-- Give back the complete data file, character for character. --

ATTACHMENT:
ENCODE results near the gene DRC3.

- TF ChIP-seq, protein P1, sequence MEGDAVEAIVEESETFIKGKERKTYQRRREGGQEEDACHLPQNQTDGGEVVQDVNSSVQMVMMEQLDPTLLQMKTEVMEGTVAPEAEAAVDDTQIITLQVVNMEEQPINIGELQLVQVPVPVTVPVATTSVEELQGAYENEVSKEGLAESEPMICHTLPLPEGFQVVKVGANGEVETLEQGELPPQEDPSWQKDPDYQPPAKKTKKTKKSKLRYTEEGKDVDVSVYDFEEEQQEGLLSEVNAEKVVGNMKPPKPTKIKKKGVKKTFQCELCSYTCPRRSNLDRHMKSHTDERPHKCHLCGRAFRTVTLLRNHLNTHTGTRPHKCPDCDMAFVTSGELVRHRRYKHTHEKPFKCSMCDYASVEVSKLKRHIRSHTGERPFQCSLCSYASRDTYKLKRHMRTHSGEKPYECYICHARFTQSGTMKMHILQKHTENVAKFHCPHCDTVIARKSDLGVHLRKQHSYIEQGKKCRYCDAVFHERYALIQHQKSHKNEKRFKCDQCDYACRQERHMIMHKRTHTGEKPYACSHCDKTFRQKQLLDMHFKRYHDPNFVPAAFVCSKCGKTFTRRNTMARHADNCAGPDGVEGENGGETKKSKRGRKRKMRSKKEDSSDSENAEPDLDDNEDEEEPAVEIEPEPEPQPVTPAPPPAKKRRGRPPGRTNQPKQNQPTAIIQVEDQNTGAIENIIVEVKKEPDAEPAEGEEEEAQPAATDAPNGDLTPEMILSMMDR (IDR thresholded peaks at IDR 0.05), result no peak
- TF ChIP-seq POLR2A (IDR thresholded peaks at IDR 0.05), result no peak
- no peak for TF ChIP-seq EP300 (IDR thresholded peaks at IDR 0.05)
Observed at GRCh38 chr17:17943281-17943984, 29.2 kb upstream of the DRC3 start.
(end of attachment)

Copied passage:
ENCODE results near the gene DRC3.

- TF ChIP-seq, protein P1, sequence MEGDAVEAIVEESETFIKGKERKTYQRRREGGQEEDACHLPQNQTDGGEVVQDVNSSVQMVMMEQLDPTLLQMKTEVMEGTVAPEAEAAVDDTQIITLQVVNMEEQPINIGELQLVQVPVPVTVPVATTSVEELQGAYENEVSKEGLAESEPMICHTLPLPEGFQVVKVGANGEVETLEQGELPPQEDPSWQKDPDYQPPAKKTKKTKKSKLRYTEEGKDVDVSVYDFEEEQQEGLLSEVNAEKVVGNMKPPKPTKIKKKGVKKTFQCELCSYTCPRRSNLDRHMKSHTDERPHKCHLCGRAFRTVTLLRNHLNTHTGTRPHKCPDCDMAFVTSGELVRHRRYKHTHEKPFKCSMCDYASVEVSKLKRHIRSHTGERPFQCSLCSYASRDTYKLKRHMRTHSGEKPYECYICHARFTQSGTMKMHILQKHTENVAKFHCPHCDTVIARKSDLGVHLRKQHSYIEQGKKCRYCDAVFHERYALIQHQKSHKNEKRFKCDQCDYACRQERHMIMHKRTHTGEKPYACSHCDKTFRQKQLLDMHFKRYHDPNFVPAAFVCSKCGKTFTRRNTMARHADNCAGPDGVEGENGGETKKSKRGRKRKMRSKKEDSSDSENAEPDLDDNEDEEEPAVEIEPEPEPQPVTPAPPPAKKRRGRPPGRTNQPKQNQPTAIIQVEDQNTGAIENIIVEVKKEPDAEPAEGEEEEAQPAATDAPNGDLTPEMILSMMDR (IDR thresholded peaks at IDR 0.05), result no peak
- TF ChIP-seq POLR2A (IDR thresholded peaks at IDR 0.05), result no peak
- no peak for TF ChIP-seq EP300 (IDR thresholded peaks at IDR 0.05)
Observed at GRCh38 chr17:17943281-17943984, 29.2 kb upstream of the DRC3 start.